This from Washington Post by Ben Pershing and Paul Kane:
In these dire fiscal times, when even the sacred programs are no longer sacred, Republican leaders have still been able to identify a few that they think deserve more money.

And then there’s a little-known program, which gives money to disadvantaged District students to attend private schools, that would get an additional $2.3 million — thanks largely to one powerful patron, House Speaker John A. Boehner .

In his opening gambit as the House’s top leader, Boehner has put his name and new-found clout behind a pair of efforts to give poor students a chance to attend private schools and, in the process, boost the city’s struggling Catholic schools.

In addition to the extra $2.3 million in the House-passed spending bill for 2011, Boehner has also submitted a bill that would authorize an additional $20 million per year over the next five years. That bill, the only one that bears Boehner’s name this year, was approved by a House committee last week.

The speaker’s actions renew a fight he lost two years ago, when opponents killed a voucher program over concerns that it robbed resources from public schools. On Monday, after President Obama renewed his push for education reform at an Arlington County middle school, House Republicans linked the president’s success on his goals to his willingness to embrace Boehner’s.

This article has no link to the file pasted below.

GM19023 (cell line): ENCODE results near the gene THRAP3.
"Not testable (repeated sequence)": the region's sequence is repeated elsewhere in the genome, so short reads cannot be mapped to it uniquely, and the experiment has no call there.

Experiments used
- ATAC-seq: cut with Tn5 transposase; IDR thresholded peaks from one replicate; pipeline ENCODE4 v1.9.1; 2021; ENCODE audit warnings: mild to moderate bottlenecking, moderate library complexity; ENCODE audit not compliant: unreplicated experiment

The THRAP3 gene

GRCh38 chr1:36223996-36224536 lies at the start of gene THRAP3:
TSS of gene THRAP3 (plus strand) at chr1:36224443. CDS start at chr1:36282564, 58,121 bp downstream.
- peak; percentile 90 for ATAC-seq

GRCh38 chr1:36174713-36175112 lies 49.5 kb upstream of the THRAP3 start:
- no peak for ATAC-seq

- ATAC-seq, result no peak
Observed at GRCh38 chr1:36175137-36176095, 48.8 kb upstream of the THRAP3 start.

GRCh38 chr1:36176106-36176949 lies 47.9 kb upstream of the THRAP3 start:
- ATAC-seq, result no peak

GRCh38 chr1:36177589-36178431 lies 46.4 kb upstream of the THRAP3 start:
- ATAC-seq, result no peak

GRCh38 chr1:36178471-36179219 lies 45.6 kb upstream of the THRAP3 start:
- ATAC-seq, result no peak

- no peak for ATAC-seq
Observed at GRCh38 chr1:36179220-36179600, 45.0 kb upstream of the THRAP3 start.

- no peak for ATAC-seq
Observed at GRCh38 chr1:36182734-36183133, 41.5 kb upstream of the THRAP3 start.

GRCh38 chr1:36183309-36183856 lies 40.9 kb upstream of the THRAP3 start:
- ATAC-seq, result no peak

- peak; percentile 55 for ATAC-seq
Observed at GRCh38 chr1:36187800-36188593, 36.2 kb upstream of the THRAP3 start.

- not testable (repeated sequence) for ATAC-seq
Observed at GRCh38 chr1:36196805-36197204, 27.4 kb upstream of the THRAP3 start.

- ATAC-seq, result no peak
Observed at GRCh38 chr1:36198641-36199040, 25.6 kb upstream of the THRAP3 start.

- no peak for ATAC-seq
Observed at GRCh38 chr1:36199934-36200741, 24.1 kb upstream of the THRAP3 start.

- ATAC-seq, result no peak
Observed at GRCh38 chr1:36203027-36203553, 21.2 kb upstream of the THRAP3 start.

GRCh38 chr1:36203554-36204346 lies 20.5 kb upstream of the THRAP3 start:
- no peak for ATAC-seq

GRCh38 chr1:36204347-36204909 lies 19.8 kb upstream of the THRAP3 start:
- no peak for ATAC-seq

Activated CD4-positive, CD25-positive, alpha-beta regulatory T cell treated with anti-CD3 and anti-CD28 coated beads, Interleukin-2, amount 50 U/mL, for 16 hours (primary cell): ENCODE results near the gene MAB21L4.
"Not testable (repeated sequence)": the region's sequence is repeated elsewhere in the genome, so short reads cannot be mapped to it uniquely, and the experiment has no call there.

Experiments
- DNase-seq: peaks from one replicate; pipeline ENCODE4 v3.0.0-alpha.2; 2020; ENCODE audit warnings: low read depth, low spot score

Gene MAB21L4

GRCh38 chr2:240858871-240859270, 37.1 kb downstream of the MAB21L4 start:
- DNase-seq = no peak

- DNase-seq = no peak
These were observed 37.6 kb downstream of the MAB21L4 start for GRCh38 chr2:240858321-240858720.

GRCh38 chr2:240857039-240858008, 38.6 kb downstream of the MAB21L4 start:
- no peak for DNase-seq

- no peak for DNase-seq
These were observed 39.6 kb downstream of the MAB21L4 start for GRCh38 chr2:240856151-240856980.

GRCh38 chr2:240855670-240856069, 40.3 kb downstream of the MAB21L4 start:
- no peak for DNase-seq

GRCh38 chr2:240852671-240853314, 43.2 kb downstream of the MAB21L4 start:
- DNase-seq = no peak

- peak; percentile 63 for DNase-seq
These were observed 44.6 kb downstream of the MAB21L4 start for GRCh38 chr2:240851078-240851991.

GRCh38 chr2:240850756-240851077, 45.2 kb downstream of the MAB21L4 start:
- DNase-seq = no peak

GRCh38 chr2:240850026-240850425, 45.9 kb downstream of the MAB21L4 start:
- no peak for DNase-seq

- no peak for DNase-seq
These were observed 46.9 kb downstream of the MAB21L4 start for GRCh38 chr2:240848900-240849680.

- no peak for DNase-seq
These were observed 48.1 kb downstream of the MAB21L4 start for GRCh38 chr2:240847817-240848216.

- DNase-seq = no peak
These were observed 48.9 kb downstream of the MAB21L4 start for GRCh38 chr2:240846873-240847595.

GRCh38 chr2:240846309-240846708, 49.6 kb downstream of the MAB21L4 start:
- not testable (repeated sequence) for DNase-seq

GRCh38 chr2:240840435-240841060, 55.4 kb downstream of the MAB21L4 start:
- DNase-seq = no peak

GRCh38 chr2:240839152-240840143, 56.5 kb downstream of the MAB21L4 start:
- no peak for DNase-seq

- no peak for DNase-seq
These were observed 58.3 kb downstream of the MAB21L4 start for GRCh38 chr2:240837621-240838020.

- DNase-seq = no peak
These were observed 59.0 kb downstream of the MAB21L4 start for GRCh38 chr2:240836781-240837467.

City leaders remain divided on the issue, and some resent the speaker’s efforts, saying they are just the latest unwanted example of Republican lawmakers using the District as a testing ground for their pet policy experiments.

At a House hearing this month, Del. Eleanor Holmes Norton said that if Republicans were really concerned about improving education in the District they would devote more funding to public alternatives, such as charter schools.

“The inescapable conclusion is that the Republicans believe they can indulge their personal and ideological preferences with impunity here in the District,” Norton said.

Boehner argues that his plan would create opportunities, rather than restrictions, for city residents. He wants local students to have the same chance he did: to follow a Catholic school path that he credits with helping him rise from the working-class suburbs of Cincinnati to the most powerful man in Congress.

“I just think it’s horrendous that you’ve got one of the worst school districts in the country right here in the District of Columbia,” Boehner said in a late January interview in his Capitol office, adding: “We’ve cut a lot of money out of the budget over the last month. We’ve got a lot more we’re going to cut. But I think we can afford to do this.”

read more>>